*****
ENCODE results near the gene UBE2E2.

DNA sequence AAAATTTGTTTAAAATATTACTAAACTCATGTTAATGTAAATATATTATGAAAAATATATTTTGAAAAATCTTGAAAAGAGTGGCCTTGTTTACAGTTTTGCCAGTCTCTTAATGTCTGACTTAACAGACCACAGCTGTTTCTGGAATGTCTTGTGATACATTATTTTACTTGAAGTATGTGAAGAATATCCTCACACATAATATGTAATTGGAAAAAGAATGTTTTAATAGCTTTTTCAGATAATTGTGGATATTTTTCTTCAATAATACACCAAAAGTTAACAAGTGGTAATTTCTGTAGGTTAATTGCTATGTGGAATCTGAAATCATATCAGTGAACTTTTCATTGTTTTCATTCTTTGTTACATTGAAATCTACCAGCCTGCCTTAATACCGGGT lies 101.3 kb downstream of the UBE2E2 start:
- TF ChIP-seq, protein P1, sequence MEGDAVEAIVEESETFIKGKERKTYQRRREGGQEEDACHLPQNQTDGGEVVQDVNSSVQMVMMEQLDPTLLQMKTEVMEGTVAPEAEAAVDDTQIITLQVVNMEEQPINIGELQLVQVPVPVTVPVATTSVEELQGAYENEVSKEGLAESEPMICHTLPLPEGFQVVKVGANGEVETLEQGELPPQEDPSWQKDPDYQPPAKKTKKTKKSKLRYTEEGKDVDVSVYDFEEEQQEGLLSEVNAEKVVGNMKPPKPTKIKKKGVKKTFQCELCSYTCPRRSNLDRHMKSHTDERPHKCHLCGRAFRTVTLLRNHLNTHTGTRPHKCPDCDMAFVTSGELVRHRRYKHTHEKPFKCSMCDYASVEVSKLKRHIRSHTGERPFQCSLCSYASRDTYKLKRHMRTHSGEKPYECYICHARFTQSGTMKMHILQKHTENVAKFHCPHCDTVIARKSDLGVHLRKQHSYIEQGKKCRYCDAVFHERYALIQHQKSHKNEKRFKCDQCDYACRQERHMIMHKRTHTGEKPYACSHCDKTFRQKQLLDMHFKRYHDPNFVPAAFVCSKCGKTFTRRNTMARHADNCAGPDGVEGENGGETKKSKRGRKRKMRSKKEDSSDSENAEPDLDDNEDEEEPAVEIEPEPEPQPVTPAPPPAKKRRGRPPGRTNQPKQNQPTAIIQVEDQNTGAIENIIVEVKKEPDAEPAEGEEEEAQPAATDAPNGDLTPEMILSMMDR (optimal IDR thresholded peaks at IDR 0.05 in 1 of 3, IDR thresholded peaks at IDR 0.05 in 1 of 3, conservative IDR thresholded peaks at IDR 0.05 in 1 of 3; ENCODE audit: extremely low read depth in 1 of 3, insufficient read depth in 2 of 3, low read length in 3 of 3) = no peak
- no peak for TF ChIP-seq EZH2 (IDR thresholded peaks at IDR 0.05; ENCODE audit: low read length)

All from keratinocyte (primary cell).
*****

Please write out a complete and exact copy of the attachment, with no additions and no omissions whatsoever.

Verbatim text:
ENCODE results near the gene UBE2E2.

DNA sequence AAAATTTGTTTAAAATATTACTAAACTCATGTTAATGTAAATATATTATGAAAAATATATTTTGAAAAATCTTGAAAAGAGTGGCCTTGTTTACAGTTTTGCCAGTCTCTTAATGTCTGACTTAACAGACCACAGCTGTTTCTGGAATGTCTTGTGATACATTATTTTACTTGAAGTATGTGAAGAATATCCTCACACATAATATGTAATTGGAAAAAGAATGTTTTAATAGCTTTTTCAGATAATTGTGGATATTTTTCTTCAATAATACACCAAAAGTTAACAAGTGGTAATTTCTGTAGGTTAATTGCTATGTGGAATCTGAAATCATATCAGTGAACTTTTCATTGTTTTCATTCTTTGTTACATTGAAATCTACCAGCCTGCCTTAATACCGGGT lies 101.3 kb downstream of the UBE2E2 start:
- TF ChIP-seq, protein P1, sequence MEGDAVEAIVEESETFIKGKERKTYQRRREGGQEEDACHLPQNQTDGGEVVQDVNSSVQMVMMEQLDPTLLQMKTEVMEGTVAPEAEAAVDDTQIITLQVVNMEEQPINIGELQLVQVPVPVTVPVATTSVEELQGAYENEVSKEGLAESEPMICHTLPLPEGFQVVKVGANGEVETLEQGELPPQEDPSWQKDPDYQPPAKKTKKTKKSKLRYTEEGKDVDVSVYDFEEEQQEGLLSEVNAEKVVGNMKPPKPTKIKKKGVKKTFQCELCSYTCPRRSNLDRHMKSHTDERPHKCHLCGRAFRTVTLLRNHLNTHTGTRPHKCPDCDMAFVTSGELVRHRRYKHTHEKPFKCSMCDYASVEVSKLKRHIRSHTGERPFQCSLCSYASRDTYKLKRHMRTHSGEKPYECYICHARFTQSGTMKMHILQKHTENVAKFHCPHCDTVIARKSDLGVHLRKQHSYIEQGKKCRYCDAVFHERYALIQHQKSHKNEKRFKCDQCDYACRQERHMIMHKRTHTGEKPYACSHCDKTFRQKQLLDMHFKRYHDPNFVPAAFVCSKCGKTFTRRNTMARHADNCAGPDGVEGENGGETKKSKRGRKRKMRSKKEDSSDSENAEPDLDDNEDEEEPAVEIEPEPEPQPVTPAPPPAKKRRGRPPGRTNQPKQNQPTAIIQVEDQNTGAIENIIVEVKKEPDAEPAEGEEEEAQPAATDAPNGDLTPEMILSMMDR (optimal IDR thresholded peaks at IDR 0.05 in 1 of 3, IDR thresholded peaks at IDR 0.05 in 1 of 3, conservative IDR thresholded peaks at IDR 0.05 in 1 of 3; ENCODE audit: extremely low read depth in 1 of 3, insufficient read depth in 2 of 3, low read length in 3 of 3) = no peak
- no peak for TF ChIP-seq EZH2 (IDR thresholded peaks at IDR 0.05; ENCODE audit: low read length)

All from keratinocyte (primary cell).